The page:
Take a Summer Break — NOT a Reading Break!

Create a reading space that makes it fun to read.

Startling statistics are evidence that third grade reading is critical to a child’s education and future success. The significance of reading for young children cannot be under-estimated, and especially as they enter third grade.

Studies conducted by the Annie E. Casey Foundation have proven that children who are not proficient readers by the time they reach third grade are FOUR times less likely to graduate from high school by the age of 19! That is compared to children who read proficiently by 3rd grade.

The study spans three decades of research and one important finding is that 3rd grade is a pivotal point in a child’s education. This is the point when children start shifting from learning to read and really start reading in all areas of their lives. They must be able to apply all of the reading skills they have learned at this point.

Other startling statistics from the study include:

  1. 23% of children with lowest reading skills in 3rd grade (of the study groups) never graduated from high school or failed to finish on time.
  2. 33% of children with the lowest reading scores accounted for about 63% of all children who failed to graduate from high school — while only 4% of proficient readers did not graduate.
  3. Children living in poverty and not reading proficiently by 3rd grade are 3 times more likely to drop-out of school or fail to graduate than those who have never been in a poverty or poor-living situation. Children of poor families face even higher odds of not graduating if they cannot read well by 3rd grade.

Summer Break — NOT Reading Break!

This information is especially timely given summer break is looming around the corner, and studies have proven that in the summer, children lose a lot of what they learned in the previous year. Keeping children engaged in reading all summer is critical for ongoing success and to help them reach their full potential. Book clubs, libraries, local schools, and many other groups offer lots of reading opportunities over the summer. Check with your child’s school to find out what’s available and encourage reading in every way possible over the summer.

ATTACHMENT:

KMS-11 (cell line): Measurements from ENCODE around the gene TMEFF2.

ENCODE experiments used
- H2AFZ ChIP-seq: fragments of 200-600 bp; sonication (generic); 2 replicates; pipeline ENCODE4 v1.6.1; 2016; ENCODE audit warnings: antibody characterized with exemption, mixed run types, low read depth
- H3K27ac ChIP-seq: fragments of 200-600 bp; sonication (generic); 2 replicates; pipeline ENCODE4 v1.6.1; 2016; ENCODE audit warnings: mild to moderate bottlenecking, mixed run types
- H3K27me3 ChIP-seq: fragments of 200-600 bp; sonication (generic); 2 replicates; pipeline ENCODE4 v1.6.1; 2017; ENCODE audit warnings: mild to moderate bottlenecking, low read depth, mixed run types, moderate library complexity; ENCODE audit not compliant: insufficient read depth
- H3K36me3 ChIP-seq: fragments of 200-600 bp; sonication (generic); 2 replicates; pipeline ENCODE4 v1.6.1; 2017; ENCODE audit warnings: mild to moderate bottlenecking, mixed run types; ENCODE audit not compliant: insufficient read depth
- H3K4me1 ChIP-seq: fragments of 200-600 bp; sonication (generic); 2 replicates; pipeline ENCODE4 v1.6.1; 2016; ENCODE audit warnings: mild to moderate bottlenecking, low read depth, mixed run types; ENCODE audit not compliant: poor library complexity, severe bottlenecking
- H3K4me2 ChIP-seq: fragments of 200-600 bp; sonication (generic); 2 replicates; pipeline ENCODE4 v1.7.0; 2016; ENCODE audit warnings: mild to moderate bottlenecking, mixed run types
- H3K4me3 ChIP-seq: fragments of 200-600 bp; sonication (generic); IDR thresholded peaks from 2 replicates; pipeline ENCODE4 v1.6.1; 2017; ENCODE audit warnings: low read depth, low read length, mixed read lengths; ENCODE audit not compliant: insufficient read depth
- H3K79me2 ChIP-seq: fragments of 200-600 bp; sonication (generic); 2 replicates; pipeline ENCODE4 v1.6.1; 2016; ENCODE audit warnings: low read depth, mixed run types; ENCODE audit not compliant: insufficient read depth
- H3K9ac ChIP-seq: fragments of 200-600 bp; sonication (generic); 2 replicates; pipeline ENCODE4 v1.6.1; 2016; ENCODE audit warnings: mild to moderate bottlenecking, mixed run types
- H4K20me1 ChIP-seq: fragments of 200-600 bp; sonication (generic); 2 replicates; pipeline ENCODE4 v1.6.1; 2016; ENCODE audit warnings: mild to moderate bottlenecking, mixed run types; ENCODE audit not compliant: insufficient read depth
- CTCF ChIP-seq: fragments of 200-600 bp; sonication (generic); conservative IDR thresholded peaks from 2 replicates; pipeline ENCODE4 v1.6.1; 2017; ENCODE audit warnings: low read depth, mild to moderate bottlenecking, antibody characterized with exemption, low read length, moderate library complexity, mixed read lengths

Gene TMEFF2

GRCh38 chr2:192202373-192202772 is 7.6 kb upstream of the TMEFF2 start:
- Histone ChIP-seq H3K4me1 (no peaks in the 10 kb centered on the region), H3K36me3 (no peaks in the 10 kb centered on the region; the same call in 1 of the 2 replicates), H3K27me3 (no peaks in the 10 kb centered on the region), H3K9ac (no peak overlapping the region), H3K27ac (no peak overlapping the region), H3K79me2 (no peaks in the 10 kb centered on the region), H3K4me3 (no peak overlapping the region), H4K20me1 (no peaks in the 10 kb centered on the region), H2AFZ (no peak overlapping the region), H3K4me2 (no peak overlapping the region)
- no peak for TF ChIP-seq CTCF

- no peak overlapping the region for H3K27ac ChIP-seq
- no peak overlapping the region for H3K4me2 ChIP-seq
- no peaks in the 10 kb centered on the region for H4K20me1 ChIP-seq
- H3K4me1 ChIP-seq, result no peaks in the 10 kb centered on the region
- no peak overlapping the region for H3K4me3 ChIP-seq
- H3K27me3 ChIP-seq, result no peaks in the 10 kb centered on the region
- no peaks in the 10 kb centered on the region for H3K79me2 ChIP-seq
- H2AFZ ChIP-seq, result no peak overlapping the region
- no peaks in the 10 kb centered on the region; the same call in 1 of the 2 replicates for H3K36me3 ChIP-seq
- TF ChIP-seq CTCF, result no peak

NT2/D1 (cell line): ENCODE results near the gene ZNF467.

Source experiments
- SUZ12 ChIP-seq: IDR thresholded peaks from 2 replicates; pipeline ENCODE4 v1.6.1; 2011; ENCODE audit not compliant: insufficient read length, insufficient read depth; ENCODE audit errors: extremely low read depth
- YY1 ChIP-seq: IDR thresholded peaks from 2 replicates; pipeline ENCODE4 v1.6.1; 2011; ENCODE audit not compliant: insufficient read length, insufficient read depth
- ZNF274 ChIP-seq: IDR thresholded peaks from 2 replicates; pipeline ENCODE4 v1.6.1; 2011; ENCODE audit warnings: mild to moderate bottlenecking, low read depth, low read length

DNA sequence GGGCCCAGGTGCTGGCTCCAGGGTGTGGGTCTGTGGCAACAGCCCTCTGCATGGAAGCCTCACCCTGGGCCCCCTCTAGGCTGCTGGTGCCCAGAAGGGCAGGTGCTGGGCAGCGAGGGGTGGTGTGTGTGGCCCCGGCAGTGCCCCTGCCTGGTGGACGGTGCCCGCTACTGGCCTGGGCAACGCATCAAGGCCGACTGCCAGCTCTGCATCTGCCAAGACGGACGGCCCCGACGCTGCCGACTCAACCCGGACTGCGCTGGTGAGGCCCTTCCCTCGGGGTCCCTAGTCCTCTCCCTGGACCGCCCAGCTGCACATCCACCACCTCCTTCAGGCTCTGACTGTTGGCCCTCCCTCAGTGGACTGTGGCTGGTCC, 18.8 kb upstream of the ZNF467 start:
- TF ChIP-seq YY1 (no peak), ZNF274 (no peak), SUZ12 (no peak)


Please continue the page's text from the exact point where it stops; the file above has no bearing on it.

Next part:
As parents and grandparents, we have a unique opportunity to influence reading skills — from the time a child is born. Many parents start reading to children even before they are born. Studies have shown that reading to infants routinely has a profound effect on their ability to read later in life and it encourages them with lifelong habits of reading.

Encourage Reading

There are many ways to encourage children to read. Some children may need more help than others.

  • The University of Richmond offers summer reading programs for children from 4 years old through college age, and even for adults. Visit their website to see what they have to offer.
  • Learning RX is an example of a program that is especially designed to help children overcome learning challenges, and that includes reading. College Nannies & Tutors also offer excellent services to help children excel in school.
  • You can also make reading fun by creating a special reading space in your home, making it cheerful and comfortable. Surround the area with age-appropriate books and props that encourage reading. Invite friends over for a “reading party” where they share favorite books and enjoy special treats. Whatever it takes to engage your child in reading is worth the time and effort.
  • Local public libraries offer lots of summer reading programs.
  • Read Aloud Virginia is an excellent resource.

Reading is fun and it’s important to help children understand that it opens up a whole new world for them. This encourages them to read and when they see adults read, it also motivates them to read. Set a great example for your children this summer by reading with them. It’s an investment in their future!